Middle Arabian Pastoral

  • Juris Zarins
Chapter

Abstract

During the early part of the period, conditions described for the EAP largely apply. However, during the latter part, in gradual stages, dessication set in as the summer monsoon system (Inter-Tropical Convergence Zone [ITCZ]) weakened and moved southward towards its more present location. Bronze Age societies of the MAP were eventually faced with alternative solutions for remaining in the Arabian peninsula. The percentage of insolation and rainfall (from 300 mm-250 mm annually to under 50 mm) decreased annually for most of the region during a 200-300 year period.

Keywords

Clay Depression Sandstone Syria Social Stratification 

Preview

Unable to display preview. Download preview PDF.

Unable to display preview. Download preview PDF.

Suggested Readings

  1. Bietak, M. (1984). “Problems of Middle Bronze Age Chronology: New Evidence from Egypt.” American Journal of Archaeology 88:471-485.CrossRefGoogle Scholar
  2. Bietak, M. (1991). “Egypt and Canaan During the Middle Bronze Age.” Bulletin of the American Schools of Oriental Research 281: 27-72.CrossRefGoogle Scholar
  3. Broshi, M., and R. Gophna (1986). “Middle Bronze Age II Palestine: It’s the Settlements and Population.” Bulletin of the American Schools of Oriental Research 261: 73-90.CrossRefGoogle Scholar
  4. Bunimovitz, S. (1992). “Middle Bronze Age Fortifications in Palestine as a Social Phenomenon.” Tel Aviv 19: 221-234.CrossRefGoogle Scholar
  5. Dever, W. (1987). “Middle Bronze Age: The Zenith of the Urban Canaanite Era.” Biblical Archaeologist 50: 149-177.CrossRefGoogle Scholar
  6. Dever, W. (1990). “‘Hyksos,’ Egyptian Destructions, and the End of the Palestinian Middle Bronze Age.” Levant 22: 75-81.Google Scholar
  7. Dever, W. (1992). “Chronology of Syria-Palestine in the Second Millennium b.c.e.: A Review of Current Issues.” Bulletin of the American Schools of Oriental Research 288: 1-25.CrossRefGoogle Scholar
  8. Dothan, M. (1981). “Sanctuaries Along the Coast of Canaan in the MB Period: Nahariyah.” In Temples and High Places in Biblical Times. Jerusalem: Nelson Glueck School of Biblical Archaeology of Hebrew Union College-Jewish Institute of Religion, 74-81.Google Scholar
  9. Finkelstein, I. (1992). “Middle Bronze Age ‘Fortifications’: A Reflection of Social Organization and Political Formations.” Tel Aviv 19: 201-220.CrossRefGoogle Scholar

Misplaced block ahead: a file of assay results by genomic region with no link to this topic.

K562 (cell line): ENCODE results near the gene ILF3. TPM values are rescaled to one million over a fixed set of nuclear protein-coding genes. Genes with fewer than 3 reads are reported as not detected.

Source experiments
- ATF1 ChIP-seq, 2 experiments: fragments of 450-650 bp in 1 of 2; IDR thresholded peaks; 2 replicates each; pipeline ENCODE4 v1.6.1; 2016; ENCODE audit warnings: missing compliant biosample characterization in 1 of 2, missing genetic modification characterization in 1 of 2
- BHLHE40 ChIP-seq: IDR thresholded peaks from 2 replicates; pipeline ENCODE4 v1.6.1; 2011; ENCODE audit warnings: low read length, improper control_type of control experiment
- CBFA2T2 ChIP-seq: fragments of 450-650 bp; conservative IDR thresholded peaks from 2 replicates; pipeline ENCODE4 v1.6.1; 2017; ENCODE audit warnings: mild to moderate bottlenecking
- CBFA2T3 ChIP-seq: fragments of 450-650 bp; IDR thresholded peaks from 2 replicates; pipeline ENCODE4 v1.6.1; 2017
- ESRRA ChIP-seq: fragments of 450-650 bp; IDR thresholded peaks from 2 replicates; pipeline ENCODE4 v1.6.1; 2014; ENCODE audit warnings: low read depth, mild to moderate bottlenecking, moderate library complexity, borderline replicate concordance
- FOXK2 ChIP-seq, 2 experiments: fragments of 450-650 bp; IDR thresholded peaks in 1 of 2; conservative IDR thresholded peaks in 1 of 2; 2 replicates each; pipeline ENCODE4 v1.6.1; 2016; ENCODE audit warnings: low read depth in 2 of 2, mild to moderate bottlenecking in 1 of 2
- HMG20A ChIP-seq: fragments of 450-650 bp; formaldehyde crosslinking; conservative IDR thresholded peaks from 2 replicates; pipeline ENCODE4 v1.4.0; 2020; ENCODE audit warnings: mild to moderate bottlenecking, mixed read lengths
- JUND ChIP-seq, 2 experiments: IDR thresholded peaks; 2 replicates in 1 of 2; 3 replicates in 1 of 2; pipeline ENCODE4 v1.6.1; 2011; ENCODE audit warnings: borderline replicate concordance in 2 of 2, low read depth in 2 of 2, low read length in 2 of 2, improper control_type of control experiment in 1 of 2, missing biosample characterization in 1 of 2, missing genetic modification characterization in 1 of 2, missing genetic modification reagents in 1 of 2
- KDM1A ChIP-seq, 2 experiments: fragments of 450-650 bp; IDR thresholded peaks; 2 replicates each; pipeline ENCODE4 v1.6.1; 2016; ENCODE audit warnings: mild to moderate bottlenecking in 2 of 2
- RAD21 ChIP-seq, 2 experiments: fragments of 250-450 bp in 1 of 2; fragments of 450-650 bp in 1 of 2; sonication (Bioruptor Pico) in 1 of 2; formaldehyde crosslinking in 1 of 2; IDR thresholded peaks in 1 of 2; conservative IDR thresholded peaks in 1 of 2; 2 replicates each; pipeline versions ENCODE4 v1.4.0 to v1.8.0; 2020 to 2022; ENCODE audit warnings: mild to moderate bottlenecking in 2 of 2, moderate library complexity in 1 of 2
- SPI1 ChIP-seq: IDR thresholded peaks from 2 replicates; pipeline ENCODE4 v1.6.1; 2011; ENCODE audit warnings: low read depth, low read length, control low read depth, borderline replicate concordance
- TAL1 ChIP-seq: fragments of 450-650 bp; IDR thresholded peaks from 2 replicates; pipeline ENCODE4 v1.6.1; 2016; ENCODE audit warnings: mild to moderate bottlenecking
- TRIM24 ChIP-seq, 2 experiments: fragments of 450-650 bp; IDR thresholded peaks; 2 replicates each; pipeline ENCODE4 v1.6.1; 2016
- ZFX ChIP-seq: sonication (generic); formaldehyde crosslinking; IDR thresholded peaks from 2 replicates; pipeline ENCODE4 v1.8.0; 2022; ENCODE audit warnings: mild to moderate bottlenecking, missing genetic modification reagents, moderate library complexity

10. Garstang, J. (1932-1933). “Middle Bronze Age. (Jericho; City and Necropolis. III-IV).” Annals of Archaeology and Anthropology 19: 12-22, 41-54; .Google Scholar
  11. Garstang, J. (1932-1933). “Middle Bronze Age. (Jericho; City and Necropolis. III-IV).” Annals of Archaeology and Anthropology 20: 4-13.Google Scholar
  12. Gerstenblith, P. (1980). “A Reassessment of the Beginning of the Middle Bronze Age in Syria-Palestine.” Bulletin, American Schools of Oriental Research 237: 65-84.CrossRefGoogle Scholar
  13. Horwitz, L. (1987). “Animal Offerings from Two Middle Bronze Age Tombs.” Israel Exploration Journal 37: 251-255. Google Scholar
  14. Ilan, D. (1995a). “The Dawn of Internationalism-The Middle Bronze Age.” In The Archaeology of Society in the Holy Land, ed. T. E. Levy. New York: Facts on File, 297-319. Google Scholar
  15. Ilan, D. (1995b). “Mortuary Practices at Tel Dan in the Middle Bronze Age: A Reflection of Canaanite Society and Ideology.” In Archaeology of Death in the Ancient Near East, ed. A. Green and S. Campbell. Oxford: Oxbow Books, 117-139Google Scholar
  16. Ilan, D. (1996). “Middle Bronze Age Painted Pottery from Tel Dan.” Levant 28: 157-172CrossRefGoogle Scholar
  17. Kempinski, A. (1992). “The Bronze Age.” In The Archaeology of Ancient Israel, ed. A. Ben-Tor. New Haven: Yale University Press, 159-210. Google Scholar
  18. Kenyon, K. (1969). “The Middle and Late Bronze Age Strata at Megiddo.” Levant 1: 25-60.CrossRefGoogle Scholar
  19. Knapp, A. B. (1992). “Independence and Imperialism: Politicoeconomic Structures in the Bronze Age Levant” In Archaeology, Annales, and Elhnohistory. Cambridge: Cambridge University Press, 83-98.Google Scholar
  20. Magness-Gardiner, B., and S. Falconer (1994). “Community, Polity, and Temple in a Middle Bronze Age Levantine Village.” Journal of Mediterranean Archaeology 7: 127-164.Google Scholar
  21. Mazar, A. (1990). Archaeology of the Land of the Bible, 10,000-586 b.c.e. New York: Doubleday.Google Scholar
  22. Na’aman, N. (1994). “Hurrians and the End of the Middle Bronze Age in Palestine.” Levant 26: 175-187.CrossRefGoogle Scholar
  23. Najjar, M. (1992). “Jordan Valley (East Bank) During the Middle Bronze Age in the Light of New Excavations.” Studies in the History and Archaeology of Jordan 4: 149-153.Google Scholar
  24. Rainey, A. (1996). “Who Is a Canaanite? A Review of the Textual Evidence.” Bulletin, American Schools of Oriental Research 304: 1-15.CrossRefGoogle Scholar
  25. Rosenfeld, A., S. Hani, and M. Dvorachek (1997). “Bronze Alloys from Canaan During the Middle Bronze Age.” Journal of Archaeological Science 24: 857-864.CrossRefGoogle Scholar
  26. Tubb, J. N. (1981). Report on the Middle Bronze Age Painted Pottery. Oxford: British Archaeological Reports, 98, 2: 403-112.Google Scholar
  27. Ussishkin, D. (1992). “Notes on the Middle Bronze Age Fortifications of Hazor.” Tel Aviv 19: 274-281.CrossRefGoogle Scholar
  28. Yadin, Y. (1967). “The Rise and Fall of Hazor.” In Archaeological Discoveries in the Holy Land. New York: Archaeological Institute of America, 57-66.Google Scholar
  29. Yasur-Landau, A. (1992). “Socio-Political and Demographic Aspects of the Middle Bronze Age Cemetery at Jericho.” Tel Aviv 19: 235-246.CrossRefGoogle Scholar

Copyright information

© Springer Science+Business Media New York 2002

Authors and Affiliations

  • Juris Zarins
    • 1
  1. 1.Department of Sociology and AnthropologySouthwest Missouri State UniversitySpringfieldUSA

Personalised recommendations